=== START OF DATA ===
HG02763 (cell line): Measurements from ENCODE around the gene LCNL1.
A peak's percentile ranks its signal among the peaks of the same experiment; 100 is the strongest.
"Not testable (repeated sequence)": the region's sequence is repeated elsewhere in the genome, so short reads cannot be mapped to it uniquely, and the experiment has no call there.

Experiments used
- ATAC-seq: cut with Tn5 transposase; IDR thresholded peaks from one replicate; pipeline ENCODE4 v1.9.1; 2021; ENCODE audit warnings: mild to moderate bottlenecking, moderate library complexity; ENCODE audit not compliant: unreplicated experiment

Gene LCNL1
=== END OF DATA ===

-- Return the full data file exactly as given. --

HG02763 (cell line): Measurements from ENCODE around the gene LCNL1.
A peak's percentile ranks its signal among the peaks of the same experiment; 100 is the strongest.
"Not testable (repeated sequence)": the region's sequence is repeated elsewhere in the genome, so short reads cannot be mapped to it uniquely, and the experiment has no call there.

Experiments used
- ATAC-seq: cut with Tn5 transposase; IDR thresholded peaks from one replicate; pipeline ENCODE4 v1.9.1; 2021; ENCODE audit warnings: mild to moderate bottlenecking, moderate library complexity; ENCODE audit not compliant: unreplicated experiment

Gene LCNL1